Cavett, writes James, was “the most distinguished talk-show host in America… a true sophisticate with a daunting intellectual range.” He was also an empathic interviewer who could lead his guests beyond the stock responses they were used to giving in TV interviews. (David Bowie, below, reveals how he was influenced by his fans.)

A trained gymnast and self-taught magician—Cavett met fellow magician Johnny Carson in the early 50s at a magic convention—the talk-show host left Nebraska for Yale and never looked back. (He once joked, quoting Abe Burrows, “How ya gonna keep ‘em down on the farm, after they’ve seen the farm?”) After college, he moved to New York to pursue acting. There, he got his first comedy writing job, when he handed some of his jokes to Tonight Show host Jack Paar in an elevator. He befriended Stan Laurel, Groucho Marx, and all the biggest names in comedy, and wrote for Jerry Lewis and Merv Griffin.




Once he had his own late-night talk show, however, which ran opposite Johnny Carson’s Tonight Show, it became clear that he was doing something very different. “Cavett never mugged, never whooped it up for the audience, rarely told a formally constructed joke, and listened to the guest,” writes James. He became “famous enough not to be able to go out except in disguise,” but “his style did not suit a mass audience.” This is what made—and still makes—Cavett worth watching.

He had Brian de Palma and Martin Scorsese on to talk about how they’re each other’s best critics, and Scorsese revealed that he did additional shooting for The Last Waltz after De Palma saw it.

Robin Williams came on to demonstrate his developing Popeye voice during the shooting of the Robert Altman film in 1979. In the clip above, he talks about feeling like “a monkey on a string” and working through his depression.

Lucille Ball told the story of her early years in show business, and her time working as a model, and Dick Van Dyke talked frankly about his alcoholism and the stigma surrounding addiction.

These are just a few of the 270+ surprising clips you'll find on the Dick Cavett Show YouTube channel, where George Carlin, Muhammad Ali, Marlon Brando, George Harrison, John Lennon, Ian McKellen, Julie Andrews, and too many more stars to name say things they rarely said anywhere else, as Cavett draws them out and keeps them talking.

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Josh Jones is a writer and musician based in Durham, NC. Follow him at @jdmagness

The Magic of Chess: Kids Share Their Uninhibited, Philosophical Insights about the Benefits of Chess

From the US Chess Federation and director Jenny Schweitzer comes the short documentary, The Magic of Chess. "Filmed at the 2019 Elementary Chess Championships at the Nashville Opryland resort, a group of children share their uninhibited, philosophical insights about the benefits of chess." Jenny Schweitzer added: “For me, as a mother of a child who simply loves the game, it was my intention to focus not on the competitive aspects of the chess world, but rather what a deep commitment to chess can potentially offer someone, young or old.” If this whets your appetite, explore some of our chess resources below.

Would you like to support the mission of Open Culture? Please consider making a donation to our site. It's hard to rely 100% on ads, and your contributions will help us continue providing the best free cultural and educational materials to learners everywhere.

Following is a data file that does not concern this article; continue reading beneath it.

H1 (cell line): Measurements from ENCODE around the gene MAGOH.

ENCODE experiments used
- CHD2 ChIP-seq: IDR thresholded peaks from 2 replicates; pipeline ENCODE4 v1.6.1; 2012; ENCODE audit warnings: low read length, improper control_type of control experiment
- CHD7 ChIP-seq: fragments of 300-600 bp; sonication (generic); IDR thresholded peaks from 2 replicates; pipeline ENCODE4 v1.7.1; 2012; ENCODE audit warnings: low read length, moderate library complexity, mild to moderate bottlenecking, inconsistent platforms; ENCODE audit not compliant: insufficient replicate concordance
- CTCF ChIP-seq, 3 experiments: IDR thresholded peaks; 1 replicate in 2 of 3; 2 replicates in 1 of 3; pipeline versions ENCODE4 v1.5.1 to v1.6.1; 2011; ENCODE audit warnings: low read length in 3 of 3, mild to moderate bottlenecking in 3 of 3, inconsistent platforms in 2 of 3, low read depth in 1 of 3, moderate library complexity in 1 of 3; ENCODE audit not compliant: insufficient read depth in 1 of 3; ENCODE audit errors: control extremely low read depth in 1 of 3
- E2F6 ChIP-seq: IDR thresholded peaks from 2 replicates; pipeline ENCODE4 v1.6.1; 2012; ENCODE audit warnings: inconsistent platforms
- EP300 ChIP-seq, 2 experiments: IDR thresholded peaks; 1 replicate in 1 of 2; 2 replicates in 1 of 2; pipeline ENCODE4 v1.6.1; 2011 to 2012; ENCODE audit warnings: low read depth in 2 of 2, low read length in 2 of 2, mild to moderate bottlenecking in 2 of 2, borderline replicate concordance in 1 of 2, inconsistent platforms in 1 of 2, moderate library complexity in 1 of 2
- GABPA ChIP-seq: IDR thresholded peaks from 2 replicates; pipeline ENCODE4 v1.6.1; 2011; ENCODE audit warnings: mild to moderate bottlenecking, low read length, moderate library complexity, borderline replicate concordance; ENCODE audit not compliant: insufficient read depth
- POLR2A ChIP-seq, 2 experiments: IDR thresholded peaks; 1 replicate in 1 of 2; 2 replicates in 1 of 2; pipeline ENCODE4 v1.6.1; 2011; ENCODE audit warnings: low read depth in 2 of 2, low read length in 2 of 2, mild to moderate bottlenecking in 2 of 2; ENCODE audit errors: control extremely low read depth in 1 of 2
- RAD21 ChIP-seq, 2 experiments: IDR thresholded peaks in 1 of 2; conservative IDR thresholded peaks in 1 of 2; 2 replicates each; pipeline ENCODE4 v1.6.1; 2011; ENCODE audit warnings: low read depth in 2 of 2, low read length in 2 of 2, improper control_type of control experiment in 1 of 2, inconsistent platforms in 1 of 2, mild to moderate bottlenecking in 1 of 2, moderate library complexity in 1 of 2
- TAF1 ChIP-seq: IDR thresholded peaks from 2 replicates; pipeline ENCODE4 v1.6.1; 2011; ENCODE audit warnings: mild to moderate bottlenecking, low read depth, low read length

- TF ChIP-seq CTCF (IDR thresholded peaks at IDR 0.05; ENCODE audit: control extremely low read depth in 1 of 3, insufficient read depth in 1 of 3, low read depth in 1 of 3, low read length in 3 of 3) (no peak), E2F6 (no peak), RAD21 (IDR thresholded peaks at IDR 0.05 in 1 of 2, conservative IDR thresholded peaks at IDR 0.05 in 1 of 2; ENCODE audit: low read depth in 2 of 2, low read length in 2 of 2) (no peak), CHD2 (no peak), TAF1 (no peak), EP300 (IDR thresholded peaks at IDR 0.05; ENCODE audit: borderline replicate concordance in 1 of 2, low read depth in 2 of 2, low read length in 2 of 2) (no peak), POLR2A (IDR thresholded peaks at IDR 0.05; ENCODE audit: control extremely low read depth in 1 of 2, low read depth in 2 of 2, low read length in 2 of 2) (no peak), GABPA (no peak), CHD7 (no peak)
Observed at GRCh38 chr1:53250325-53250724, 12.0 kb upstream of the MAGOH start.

Also consider following Open Culture on Facebook and Twitter and sharing intelligent media with your friends. Or sign up for our daily email and get a daily dose of Open Culture in your inbox. 

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Vincent Van Gogh’s Favorite Books

Piles of French Novels, Vincent Van Gogh, 1887

Among lovers of Vincent van Gogh, the Dutch artist is as well known for his letter writing as for his extraordinary painting. “The personal tone, evocative style and lively language” of his correspondence, writes the Van Gogh Museum, “prompted some people who were in a position to know to accord the correspondence the status of literature. The poet W.H. Auden, who published an anthology with a brief introduction, wrote: ‘there is scarcely one letter by Van Gogh which I, who am certainly no expert, do not find fascinating.’”

Auden was, of course, an expert on the written word, though maybe not on Van Gogh, and he refined his literary expertise the same way the painter did: by reading as copiously as he wrote. “When it was too dark to paint,” writes University of Puerto Rico professor of humanities Jeffrey Herlihy Mera at the Chronicle of Higher Education, “Van Gogh read prodigiously and compiled a tremendous amount of personal correspondence.” Much of his writing, especially his letters to his brother Theo, was in French, a language he learned in his teens and spoke in Belgium, Paris, and Arles.




Van Gogh’s command of written French, however, came from his reading of Victor Hugo, Guy de Maupassant, and Émile Zola. “Vincent loved literature,” the Van Gogh Museum writes. “In general, the books he read reflected what was going on in his own life. When he wanted to follow in his father’s footsteps and become a minister, he read books of a religious nature. He devoured Parisian novels when he was considering moving to the French capital."

In his letters to Theo, he weaves together the sacred and profane, describing his spiritual and creative strivings and his unrequited obsessions. In his reading, he tested his values and desires. We get a sense of how Van Gogh's reading complemented his pious, yet romantic nature in the list of some of his favorites, below, compiled by the Van Gogh Museum.

  • Charles Dickens, A Christmas Carol (1843)
  • Jules Michelet, L'amour (1858)
  • Émile Zola, L'Oeuvre (1886)
  • Alphonse Daudet, Tartarin de Tarascon (1887)
  • The Bible
  • John Keats, The Eve of St. Agnes (1820)
  • George Eliot, Scenes of Clerical Life (1857)
  • Henry Wadsworth Longfellow, The Poetical Works of Henry Wadsworth Longfellow (1887)
  • Hans Christian Andersen, What the Moon Saw (1862)
  • Thomas a Kempis, The Imitation of Christ (1471-1472)
  • Harriet Beecher Stowe, Uncle Tom’s Cabin (1851-1852)
  • Edmond de Goncourt, Chérie (1884)
  • Victor Hugo, Les misérables (1862)
  • Honoré de Balzac, Le Père Goriot (1835)
  • Guy de Maupassant, Bel-Ami (1885)
  • Pierre Loti, Madame Chrysanthème (1888)
  • Voltaire, Candide (1759)